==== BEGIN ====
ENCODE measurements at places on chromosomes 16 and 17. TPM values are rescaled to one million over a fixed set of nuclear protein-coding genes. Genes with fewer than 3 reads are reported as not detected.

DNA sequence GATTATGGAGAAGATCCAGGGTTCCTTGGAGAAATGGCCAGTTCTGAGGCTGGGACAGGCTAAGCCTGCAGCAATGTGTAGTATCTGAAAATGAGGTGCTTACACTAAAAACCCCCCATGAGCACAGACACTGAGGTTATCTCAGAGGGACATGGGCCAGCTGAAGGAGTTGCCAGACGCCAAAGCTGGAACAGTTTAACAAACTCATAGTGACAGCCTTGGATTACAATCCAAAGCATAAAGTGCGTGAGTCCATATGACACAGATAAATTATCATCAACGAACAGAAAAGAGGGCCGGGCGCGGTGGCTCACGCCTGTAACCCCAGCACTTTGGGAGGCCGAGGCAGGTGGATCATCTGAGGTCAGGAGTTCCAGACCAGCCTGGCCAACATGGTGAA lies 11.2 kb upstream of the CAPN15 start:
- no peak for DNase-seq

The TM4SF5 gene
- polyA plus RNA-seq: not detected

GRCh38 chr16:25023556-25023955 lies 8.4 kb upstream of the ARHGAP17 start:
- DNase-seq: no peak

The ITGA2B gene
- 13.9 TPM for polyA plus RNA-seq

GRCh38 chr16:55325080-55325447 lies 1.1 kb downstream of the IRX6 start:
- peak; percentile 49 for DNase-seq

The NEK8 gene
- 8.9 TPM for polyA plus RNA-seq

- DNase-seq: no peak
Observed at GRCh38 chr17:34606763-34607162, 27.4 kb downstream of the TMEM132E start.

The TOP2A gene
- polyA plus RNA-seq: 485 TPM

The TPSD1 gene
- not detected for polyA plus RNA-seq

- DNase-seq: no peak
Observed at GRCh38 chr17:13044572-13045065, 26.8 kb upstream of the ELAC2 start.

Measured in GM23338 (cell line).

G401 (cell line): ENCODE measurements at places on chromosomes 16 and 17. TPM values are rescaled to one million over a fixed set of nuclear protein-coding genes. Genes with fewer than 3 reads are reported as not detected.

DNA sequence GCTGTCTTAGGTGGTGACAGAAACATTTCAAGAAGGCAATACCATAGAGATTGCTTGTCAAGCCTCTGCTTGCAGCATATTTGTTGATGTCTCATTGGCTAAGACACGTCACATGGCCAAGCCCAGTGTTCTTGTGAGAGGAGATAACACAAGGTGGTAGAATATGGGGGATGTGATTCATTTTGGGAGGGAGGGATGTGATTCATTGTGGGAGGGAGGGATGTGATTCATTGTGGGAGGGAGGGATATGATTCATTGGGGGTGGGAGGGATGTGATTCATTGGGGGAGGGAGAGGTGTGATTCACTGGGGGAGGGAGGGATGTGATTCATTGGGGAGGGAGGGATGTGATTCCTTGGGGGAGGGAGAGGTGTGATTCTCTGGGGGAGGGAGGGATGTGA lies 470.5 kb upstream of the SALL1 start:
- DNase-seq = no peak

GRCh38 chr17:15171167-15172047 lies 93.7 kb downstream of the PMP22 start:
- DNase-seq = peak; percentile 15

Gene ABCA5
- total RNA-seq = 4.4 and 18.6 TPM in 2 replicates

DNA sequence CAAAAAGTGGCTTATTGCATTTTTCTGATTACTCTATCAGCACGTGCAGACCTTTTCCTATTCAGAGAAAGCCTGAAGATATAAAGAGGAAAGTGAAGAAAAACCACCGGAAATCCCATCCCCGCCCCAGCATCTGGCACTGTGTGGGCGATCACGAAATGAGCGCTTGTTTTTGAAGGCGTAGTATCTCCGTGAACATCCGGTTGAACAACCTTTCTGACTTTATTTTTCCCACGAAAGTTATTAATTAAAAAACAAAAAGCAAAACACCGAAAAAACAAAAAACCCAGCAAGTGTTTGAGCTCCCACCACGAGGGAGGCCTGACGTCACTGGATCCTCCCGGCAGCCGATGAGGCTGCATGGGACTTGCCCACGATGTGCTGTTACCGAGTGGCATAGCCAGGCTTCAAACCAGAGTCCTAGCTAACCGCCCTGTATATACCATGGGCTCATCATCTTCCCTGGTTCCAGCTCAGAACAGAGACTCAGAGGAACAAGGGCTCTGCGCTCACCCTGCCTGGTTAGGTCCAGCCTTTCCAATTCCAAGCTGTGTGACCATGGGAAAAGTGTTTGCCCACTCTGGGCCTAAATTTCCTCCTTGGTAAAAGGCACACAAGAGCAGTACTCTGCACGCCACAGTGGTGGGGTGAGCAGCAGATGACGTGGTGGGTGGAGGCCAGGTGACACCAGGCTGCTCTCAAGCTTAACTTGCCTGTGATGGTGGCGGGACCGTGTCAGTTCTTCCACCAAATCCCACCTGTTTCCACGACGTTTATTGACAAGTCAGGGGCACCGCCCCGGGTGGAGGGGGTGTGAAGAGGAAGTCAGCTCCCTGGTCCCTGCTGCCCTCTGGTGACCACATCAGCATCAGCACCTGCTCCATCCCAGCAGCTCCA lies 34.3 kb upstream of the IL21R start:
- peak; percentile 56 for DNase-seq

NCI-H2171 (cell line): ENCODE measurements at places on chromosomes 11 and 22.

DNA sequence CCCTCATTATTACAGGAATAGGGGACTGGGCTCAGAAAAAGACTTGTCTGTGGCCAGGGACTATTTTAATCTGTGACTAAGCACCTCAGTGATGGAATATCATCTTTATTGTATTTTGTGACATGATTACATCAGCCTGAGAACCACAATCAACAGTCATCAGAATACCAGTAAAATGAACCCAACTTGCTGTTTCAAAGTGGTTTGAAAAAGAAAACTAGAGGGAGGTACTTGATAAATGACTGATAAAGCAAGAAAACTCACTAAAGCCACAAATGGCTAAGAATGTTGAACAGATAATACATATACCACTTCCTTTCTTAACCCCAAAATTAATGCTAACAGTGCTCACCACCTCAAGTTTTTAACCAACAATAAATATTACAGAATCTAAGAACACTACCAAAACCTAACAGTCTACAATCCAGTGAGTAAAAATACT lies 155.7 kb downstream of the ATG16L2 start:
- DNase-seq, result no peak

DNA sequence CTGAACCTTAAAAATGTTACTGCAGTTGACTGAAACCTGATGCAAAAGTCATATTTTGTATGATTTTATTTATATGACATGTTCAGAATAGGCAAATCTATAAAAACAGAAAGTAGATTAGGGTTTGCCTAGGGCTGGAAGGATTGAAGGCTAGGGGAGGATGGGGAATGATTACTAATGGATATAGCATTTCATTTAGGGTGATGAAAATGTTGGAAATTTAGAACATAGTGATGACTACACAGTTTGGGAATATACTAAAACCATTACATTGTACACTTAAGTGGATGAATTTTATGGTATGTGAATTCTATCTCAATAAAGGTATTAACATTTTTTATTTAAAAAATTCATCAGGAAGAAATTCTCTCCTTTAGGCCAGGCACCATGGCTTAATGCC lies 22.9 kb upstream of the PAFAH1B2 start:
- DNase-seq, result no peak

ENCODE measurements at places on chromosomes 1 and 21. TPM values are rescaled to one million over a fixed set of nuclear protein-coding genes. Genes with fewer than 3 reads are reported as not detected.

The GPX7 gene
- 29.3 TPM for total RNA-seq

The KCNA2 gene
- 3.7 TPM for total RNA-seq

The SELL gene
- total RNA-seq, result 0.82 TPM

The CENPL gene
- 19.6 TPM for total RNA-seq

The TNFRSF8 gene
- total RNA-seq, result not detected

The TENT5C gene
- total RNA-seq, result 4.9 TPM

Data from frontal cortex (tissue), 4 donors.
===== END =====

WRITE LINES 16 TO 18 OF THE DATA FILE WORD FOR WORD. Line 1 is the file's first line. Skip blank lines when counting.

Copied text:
The TOP2A gene
- polyA plus RNA-seq: 485 TPM

The TPSD1 gene